The Best Beans of Your Life

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If someone asks my friend Diana what I got her for her birthday this year, she’s very likely to answer: “Beans. I got beans for my birthday.”

That sounds like a negative thing, but in the case of Diana’s birthday dinner, it was entirely positive. These beans, like the beans Jack trades his cow for, were no ordinary beans: they were magic beans. Specifically: the Barefoot Contessa’s Baked Beans, which bake in the oven for six hours with bacon and ketchup and maple syrup and come out a deep rusty red and taste smoky, zippy and intense. In other words: the best beans of your life.

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Cannellini Beans and Rice

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After my sticky bun disaster, I need to redeem myself and redeem myself I shall with the picture you see above: that’s cannellini beans and rice, an improvised dinner I whipped up with just a few cheap ingredients in less than 20 minutes.

And it was good. Really good! What was so good about it? Let me tell you.

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Baked Red Kidney Beans with Chorizo

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Is cheating on a recipe like cheating on a test? I wondered that as I made the “Red Kidney Beans Baked with Chorizo, Chilli, Garlic, and Olive Oil” from Simon Hopkinson’s sequel to “Roast Chicken & Other Stories,” “Second Helpings of Roast Chicken.”

Simon, or Mr. Hopkinson (that feels more appropriate), calls for dried kidney beans in his recipe “soaked in cold water overnight.” I have a philosophy about recipes that call for dried beans soaked in cold water overnight: I hate them! Who plans a recipe the night before? I mean, ok, there’ve been times I knew I was having guests the next day where I made a cake ahead or marinated meat ahead, but I’ve never soaked beans ahead. I just refuse to do it; I use canned beans instead.

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Cranberry Beans

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My first experience with cranberry beans was a failed attempt at a soup (see here) where dried cranberry beans were cooked for an inappropriate amount of time, leading to a texture so unpleasantly undercooked it was like eating unpopped popcorn kernels. The years have passed, but the scars took a while to heal: I wasn’t too eager to cook cranberry beans again. Not even fresh ones. That is until I saw a beautiful mound of them at the farmer’s market and, knowing I was cooking a dinner for Stella two weeks ago, I said: “What the ‘ell!” (I had a British accent.) I bought the beautiful bag of beans you see above.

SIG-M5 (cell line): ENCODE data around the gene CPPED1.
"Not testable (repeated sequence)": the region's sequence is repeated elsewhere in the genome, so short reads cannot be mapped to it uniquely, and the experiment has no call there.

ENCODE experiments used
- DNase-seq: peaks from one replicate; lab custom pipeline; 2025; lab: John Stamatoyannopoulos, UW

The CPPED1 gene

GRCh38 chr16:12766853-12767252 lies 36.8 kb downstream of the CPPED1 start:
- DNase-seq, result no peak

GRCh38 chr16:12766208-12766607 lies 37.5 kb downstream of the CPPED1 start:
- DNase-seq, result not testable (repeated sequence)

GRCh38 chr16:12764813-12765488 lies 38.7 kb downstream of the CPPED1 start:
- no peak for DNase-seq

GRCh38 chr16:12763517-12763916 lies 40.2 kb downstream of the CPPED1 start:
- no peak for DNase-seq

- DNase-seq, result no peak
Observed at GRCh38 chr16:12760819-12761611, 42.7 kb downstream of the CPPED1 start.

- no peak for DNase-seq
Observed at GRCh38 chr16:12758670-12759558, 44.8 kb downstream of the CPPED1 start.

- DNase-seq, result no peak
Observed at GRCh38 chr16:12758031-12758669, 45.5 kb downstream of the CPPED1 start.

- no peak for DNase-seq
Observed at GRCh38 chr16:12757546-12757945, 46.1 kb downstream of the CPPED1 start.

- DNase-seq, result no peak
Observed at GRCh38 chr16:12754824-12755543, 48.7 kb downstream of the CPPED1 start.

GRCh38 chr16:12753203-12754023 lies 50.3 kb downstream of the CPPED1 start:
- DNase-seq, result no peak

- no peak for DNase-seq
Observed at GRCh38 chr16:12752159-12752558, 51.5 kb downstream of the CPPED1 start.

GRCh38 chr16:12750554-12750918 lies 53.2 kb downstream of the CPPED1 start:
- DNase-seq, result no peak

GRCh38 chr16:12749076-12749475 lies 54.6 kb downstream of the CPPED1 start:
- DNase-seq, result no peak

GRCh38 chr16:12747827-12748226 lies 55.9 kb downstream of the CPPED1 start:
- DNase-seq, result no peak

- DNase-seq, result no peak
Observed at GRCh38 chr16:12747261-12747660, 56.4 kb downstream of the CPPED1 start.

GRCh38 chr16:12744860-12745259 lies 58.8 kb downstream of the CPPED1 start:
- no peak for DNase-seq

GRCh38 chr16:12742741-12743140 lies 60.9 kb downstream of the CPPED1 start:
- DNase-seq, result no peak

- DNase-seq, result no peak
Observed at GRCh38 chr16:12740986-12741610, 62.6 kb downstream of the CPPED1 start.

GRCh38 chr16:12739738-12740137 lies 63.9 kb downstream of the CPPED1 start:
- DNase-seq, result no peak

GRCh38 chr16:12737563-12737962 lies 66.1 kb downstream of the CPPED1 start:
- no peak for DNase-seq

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Rachel Wharton’s Bodega Beans

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Monday night I went to a friend’s play reading that let out at 9:30. I was starved. I considered grabbing a bite (I was in the No Man’s Land of 35th and 8th Ave.) but then I decided I’d head home and grab a can of chickpeas from the bodega and make bodega hummus. (See here).

As fate would have it, though, on the subway I ran into the unmistakable, inimitable Rachel Wharton of The Daily News who I journeyed to Queens with this summer. Rachel has a degree in food from NYU, so I put her to the test: “Rachel,” I said, “I want to make a quick easy dinner with something I can get from my corner bodega.”

“Beans,” she answered.

“Beans?”

“Yes,” she continued. “Beans. I ate beans all through college. With some onion, garlic, or whatever you have, they’re delicious.”

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